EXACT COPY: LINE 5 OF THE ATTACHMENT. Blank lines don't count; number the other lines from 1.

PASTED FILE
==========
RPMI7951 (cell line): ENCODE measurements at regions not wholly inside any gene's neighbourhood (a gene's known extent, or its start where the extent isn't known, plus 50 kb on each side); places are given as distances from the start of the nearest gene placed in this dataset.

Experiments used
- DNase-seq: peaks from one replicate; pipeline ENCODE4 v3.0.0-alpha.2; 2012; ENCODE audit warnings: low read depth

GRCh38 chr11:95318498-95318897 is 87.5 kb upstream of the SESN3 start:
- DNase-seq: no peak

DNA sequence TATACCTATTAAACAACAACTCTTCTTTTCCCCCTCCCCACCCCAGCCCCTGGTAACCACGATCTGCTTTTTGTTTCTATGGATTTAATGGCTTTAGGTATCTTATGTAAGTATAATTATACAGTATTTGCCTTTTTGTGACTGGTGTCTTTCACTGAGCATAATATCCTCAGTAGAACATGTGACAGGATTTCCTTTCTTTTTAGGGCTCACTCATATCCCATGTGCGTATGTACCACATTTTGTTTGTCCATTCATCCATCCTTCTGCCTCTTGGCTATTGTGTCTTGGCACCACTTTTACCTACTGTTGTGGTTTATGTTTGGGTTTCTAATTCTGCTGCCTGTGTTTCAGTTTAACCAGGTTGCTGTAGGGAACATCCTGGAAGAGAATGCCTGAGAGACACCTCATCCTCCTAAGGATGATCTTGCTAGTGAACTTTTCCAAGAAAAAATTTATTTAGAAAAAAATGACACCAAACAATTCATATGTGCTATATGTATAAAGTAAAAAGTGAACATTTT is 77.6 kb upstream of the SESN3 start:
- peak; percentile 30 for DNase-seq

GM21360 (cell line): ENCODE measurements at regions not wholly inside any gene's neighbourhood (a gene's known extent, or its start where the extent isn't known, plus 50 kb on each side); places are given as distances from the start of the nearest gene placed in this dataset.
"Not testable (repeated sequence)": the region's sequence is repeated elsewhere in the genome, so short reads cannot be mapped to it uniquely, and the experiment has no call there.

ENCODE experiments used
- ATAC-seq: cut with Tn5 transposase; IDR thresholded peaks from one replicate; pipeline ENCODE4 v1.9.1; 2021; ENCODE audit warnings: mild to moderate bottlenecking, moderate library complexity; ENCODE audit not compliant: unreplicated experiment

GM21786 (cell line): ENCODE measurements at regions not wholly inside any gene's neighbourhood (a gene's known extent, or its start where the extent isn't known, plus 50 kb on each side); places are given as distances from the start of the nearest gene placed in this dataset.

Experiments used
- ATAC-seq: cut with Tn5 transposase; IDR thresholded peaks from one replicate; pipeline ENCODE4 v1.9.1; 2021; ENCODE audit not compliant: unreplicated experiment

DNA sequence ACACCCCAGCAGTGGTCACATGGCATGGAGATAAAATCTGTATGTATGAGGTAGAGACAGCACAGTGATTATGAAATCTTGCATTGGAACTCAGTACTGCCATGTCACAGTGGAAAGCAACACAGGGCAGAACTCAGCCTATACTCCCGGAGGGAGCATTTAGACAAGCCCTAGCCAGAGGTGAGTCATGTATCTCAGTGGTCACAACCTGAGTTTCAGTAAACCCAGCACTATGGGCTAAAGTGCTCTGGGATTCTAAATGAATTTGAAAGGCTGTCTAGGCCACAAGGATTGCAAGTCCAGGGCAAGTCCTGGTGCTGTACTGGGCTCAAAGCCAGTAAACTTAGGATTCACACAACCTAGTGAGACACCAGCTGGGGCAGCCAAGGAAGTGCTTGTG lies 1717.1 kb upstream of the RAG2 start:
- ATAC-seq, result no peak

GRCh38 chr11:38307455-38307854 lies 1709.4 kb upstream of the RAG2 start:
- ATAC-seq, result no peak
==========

- DNase-seq: no peak